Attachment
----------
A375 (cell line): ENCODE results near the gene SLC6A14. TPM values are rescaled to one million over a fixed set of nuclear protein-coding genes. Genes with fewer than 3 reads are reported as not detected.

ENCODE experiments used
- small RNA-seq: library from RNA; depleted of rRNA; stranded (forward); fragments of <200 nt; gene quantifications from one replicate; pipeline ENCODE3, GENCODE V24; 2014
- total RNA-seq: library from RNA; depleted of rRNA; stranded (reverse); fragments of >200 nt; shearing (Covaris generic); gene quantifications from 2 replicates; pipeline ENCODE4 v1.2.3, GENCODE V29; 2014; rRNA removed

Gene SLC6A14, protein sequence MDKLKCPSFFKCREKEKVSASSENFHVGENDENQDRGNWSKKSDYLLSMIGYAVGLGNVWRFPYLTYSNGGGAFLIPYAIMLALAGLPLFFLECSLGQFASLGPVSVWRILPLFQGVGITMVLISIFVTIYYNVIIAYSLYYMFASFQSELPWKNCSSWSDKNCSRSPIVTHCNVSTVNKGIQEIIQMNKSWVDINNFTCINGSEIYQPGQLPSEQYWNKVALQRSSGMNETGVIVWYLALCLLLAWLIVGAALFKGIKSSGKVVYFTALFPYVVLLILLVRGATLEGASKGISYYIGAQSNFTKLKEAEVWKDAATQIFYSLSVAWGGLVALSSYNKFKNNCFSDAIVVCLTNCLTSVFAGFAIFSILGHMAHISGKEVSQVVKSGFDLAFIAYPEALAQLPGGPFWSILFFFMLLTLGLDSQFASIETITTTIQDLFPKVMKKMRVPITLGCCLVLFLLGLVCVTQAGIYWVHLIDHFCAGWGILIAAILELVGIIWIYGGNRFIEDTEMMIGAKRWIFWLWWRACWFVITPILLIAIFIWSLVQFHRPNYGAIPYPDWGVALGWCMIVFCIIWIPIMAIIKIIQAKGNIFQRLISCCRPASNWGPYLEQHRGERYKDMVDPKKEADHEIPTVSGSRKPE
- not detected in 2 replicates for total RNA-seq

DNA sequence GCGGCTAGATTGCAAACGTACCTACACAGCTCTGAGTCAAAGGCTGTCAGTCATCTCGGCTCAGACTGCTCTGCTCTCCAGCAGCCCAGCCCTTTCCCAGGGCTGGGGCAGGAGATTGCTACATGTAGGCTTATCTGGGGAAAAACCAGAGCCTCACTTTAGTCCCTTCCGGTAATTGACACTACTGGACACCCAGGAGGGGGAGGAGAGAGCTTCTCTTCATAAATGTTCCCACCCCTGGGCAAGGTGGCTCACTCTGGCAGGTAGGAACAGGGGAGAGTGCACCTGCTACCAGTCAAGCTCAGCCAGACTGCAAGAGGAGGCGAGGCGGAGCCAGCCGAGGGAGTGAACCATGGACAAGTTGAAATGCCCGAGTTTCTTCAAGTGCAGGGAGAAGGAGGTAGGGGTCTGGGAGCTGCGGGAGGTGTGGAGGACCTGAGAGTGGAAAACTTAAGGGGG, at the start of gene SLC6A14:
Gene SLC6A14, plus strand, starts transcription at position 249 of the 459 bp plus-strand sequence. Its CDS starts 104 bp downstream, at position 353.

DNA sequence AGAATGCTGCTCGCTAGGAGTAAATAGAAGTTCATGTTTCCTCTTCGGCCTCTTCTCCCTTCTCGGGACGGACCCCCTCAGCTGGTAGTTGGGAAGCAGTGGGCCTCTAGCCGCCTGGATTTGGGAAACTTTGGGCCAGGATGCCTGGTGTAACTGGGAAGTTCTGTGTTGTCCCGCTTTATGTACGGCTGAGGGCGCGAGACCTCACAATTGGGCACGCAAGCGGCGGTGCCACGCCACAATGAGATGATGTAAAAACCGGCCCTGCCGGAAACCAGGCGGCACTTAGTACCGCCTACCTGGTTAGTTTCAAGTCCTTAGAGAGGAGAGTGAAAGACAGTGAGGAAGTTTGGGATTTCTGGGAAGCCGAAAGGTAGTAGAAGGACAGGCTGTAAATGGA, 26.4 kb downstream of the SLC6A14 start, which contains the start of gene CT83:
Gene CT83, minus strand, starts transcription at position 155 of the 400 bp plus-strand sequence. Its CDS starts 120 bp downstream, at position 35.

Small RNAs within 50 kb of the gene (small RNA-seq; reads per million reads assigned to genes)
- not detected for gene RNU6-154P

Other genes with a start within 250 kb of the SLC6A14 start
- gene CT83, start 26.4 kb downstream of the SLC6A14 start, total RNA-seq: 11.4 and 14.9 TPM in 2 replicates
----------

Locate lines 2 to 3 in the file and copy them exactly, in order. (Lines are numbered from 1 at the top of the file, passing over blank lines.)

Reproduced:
ENCODE experiments used
- small RNA-seq: library from RNA; depleted of rRNA; stranded (forward); fragments of <200 nt; gene quantifications from one replicate; pipeline ENCODE3, GENCODE V24; 2014